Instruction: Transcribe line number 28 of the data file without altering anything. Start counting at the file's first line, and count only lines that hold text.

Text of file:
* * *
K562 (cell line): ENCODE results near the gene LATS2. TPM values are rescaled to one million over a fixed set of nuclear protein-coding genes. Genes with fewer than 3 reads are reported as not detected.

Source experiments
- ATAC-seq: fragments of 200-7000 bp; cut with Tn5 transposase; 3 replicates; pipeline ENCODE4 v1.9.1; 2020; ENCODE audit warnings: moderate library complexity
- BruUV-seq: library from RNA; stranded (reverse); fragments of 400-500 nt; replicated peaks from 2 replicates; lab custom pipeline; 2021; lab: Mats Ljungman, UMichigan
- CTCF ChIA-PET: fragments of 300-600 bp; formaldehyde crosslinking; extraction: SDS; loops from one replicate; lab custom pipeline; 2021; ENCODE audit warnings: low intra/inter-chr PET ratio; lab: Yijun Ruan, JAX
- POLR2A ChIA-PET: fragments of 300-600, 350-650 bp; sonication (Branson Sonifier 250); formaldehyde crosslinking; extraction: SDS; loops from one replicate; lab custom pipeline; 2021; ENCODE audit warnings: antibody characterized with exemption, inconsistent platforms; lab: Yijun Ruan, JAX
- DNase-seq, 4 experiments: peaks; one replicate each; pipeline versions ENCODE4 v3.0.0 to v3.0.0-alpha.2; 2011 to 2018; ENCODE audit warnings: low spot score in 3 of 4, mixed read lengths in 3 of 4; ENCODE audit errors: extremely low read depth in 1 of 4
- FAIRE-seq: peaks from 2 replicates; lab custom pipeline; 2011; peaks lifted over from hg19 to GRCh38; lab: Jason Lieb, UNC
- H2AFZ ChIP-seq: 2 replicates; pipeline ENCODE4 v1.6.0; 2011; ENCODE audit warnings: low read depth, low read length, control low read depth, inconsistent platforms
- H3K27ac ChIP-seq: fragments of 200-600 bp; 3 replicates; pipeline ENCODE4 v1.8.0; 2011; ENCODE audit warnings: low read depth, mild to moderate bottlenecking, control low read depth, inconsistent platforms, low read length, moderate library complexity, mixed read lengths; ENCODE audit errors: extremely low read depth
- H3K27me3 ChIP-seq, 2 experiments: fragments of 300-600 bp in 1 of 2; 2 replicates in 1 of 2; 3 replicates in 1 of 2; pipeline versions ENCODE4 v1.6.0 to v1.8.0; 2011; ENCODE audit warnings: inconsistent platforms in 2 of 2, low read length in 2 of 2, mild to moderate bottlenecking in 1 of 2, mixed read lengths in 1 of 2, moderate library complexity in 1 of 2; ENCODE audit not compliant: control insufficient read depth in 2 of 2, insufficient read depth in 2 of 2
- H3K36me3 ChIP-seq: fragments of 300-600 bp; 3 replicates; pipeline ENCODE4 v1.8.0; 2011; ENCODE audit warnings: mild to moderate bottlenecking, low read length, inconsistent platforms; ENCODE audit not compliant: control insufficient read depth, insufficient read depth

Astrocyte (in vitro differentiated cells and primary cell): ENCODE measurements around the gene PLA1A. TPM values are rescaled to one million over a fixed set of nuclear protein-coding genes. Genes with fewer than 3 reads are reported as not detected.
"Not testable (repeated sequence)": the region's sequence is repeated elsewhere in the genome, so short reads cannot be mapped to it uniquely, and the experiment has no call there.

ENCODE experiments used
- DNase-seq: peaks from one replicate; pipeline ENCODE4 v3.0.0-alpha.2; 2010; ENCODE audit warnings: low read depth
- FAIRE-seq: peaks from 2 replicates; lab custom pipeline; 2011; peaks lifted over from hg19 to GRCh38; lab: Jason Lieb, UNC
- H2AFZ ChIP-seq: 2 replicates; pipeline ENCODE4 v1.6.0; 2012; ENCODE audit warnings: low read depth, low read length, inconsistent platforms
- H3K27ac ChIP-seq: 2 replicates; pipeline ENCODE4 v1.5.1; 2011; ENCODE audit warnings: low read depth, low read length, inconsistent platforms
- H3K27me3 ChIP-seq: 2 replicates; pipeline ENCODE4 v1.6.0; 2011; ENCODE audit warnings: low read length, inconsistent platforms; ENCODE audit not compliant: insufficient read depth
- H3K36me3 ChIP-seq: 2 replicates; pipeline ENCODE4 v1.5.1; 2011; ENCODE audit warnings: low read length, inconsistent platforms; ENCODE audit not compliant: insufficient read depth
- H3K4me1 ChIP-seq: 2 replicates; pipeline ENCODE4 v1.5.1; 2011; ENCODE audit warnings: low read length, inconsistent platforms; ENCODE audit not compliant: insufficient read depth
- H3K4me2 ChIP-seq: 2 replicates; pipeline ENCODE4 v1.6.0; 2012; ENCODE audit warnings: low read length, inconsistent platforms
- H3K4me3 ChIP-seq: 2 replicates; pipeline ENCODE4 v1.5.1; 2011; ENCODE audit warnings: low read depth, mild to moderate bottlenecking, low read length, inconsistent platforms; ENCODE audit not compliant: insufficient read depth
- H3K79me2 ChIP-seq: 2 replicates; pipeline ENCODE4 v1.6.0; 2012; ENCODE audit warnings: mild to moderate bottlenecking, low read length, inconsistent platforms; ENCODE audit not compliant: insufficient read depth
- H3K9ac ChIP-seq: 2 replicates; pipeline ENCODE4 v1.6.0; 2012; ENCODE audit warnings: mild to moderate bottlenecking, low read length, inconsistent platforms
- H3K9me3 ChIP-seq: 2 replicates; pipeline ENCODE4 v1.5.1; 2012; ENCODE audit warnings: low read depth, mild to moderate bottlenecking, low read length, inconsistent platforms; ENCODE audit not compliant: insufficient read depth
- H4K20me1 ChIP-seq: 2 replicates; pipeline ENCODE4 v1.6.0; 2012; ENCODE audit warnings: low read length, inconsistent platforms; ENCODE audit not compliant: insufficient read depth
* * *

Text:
- H4K20me1 ChIP-seq: 2 replicates; pipeline ENCODE4 v1.6.0; 2012; ENCODE audit warnings: low read length, inconsistent platforms; ENCODE audit not compliant: insufficient read depth